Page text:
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Spinning Arctic storm

Green aurora ribbon from above

Swirl of storm clouds from the space station

Eye of a typhoon

Dust and clouds over the Sahara

Hurricane from the space station

Clouds building upward

Cloud steps seen from space

Blizzard from far above

Bonus image: Saturn hurricane

NASA's space-dwelling people and machines have a very different perspective on Earth weather than the Blue Marble's gravity-bound denizens below the clouds.

NASA's Aqua satellite caught this image in 2012 while looking down at a storm over the Arctic Ocean. "It's an uncommon event, especially because it's occurring in the summer. Polar lows are more usual in the winter," said Paul A. Newman, chief scientist for Atmospheric Sciences at NASA's Goddard Space Flight Center.

Caption by / Photo by NASA/Goddard/MODIS Rapid Response Team

The Northern Lights are much sought-after photography subjects, but they look a bit different when viewed from space. This green aurora appeared in May 2010 and the image was captured from the International Space Station. The aurora takes on a ribbon shape from this distance above the Earth. The space station was 220 miles above the Indian Ocean at the time.

Caption by / Photo by NASA

Astronauts on the ISS snap quite a few photographs of what they see happening down below. A crew member from Expedition 29 used a digital still camera to capture this dramatic image of a pre-winter storm off the coast of Australia in March 2014. A solar array panel is visible on the left side.

Caption by / Photo by NASA

Typhoon Maysak became a super-typhoon on March 31. European Space Agency astronaut Samantha Cristoforetti took a photo of the storm from the viewpoint of the International Space Station. The image provides a fascinating and frightening perspective on a powerful weather system.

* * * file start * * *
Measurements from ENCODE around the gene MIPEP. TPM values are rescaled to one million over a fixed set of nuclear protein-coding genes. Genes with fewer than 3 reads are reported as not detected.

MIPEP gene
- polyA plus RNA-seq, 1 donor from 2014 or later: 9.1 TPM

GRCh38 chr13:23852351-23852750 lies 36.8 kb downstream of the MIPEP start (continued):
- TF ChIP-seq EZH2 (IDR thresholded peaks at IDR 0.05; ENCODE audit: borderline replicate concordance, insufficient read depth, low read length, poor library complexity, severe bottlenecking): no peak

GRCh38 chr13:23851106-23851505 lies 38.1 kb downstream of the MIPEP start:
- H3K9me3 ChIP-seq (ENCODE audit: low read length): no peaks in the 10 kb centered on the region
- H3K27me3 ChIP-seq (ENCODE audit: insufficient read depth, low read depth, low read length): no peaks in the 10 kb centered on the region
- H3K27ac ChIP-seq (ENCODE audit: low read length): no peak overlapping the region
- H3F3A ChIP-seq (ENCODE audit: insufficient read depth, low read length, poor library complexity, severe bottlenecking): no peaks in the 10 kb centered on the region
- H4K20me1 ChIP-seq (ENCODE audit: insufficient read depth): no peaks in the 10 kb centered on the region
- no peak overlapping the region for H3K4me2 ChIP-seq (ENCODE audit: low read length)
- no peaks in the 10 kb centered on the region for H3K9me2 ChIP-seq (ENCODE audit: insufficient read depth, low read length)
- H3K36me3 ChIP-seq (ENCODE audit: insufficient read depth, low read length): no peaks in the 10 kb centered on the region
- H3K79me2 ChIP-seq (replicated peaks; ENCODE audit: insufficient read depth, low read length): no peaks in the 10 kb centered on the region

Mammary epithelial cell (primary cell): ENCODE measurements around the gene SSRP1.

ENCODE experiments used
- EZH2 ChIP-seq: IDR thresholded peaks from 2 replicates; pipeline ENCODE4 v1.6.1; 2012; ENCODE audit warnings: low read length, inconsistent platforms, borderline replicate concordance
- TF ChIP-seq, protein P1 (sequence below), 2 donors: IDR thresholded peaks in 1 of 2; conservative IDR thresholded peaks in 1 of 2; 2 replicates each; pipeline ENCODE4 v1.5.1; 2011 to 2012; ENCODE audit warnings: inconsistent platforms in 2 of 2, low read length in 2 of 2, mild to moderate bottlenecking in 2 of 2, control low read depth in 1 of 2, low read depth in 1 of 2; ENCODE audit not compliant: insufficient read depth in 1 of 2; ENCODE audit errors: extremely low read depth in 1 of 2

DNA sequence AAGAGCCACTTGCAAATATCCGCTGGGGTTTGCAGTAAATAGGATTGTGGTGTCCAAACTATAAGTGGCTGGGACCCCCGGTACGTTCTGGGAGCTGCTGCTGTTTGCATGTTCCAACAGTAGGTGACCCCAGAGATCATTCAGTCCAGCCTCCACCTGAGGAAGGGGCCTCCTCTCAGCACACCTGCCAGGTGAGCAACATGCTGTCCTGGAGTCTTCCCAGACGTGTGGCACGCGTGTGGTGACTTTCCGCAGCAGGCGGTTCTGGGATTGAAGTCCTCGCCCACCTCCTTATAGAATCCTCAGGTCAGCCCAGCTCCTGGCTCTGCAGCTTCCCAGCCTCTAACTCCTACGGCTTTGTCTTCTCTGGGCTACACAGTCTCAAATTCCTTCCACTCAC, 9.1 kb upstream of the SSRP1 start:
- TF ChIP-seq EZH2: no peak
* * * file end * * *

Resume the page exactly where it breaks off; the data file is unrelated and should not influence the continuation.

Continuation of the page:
Caption by / Photo by ESA/NASA/Samantha Cristoforetti

Swirling white clouds are a common view of the weather from orbit around Earth. This particular image shows a mixture of dust and clouds over the Sahara Desert, creating an image that is more brown than white. Astronaut Alex Gerst took this photo from the International Space Station in September 2014. The space station was positioned over Libya at the time.

Caption by / Photo by NASA

European Space Agency astronaut Alex Gerst took this photo of Hurricane Gonzalo in October 2014. The major hurricane, classified as a Category 4, was moving toward Bermuda. Parts of the International Space Station are visible in the image, lending perspective to the faraway view from space.

Caption by / Photo by Alexander Gerst/ESA/NASA

It doesn't take a full-on hurricane or typhoon to create a dramatic weather image as seen from space. This photo of mounding clouds is a favorite of ISS Expedition 18 flight engineer Sandra Magnus. Magnus' mission on the space station lasted 133 days in 2008 and 2009.

Caption by / Photo by NASA

Hurricane Ike formed in 2008, giving the crew of the International Space Station an opportunity to photograph it from orbit, 220 miles above Earth. At the time, the hurricane blustered with sustained winds of 80 nautical miles per hour. This image reveals an almost steplike formation of cloud rings.

Caption by / Photo by NASA

NASA's GOES-13 weather satellite looked down on this blizzard along the east coast of the US in late 2010. The storm was in the process of moving away from New England, leaving a considerable amount of snow in its tracks. Newark, N.J., reported at least 17.7 inches of snow.

Caption by / Photo by NOAA/NASA GOES Project

Not all dramatic weather takes place on Earth. NASA's Cassini spacecraft captured this false-color image of a massive hurricane at Saturn's north pole in November 2012. Cassini was 261,000 miles away from Saturn at the time. NASA measured the eye of the storm at 1,250 miles across.

Caption by / Photo by NASA/JPL-Caltech/SSI
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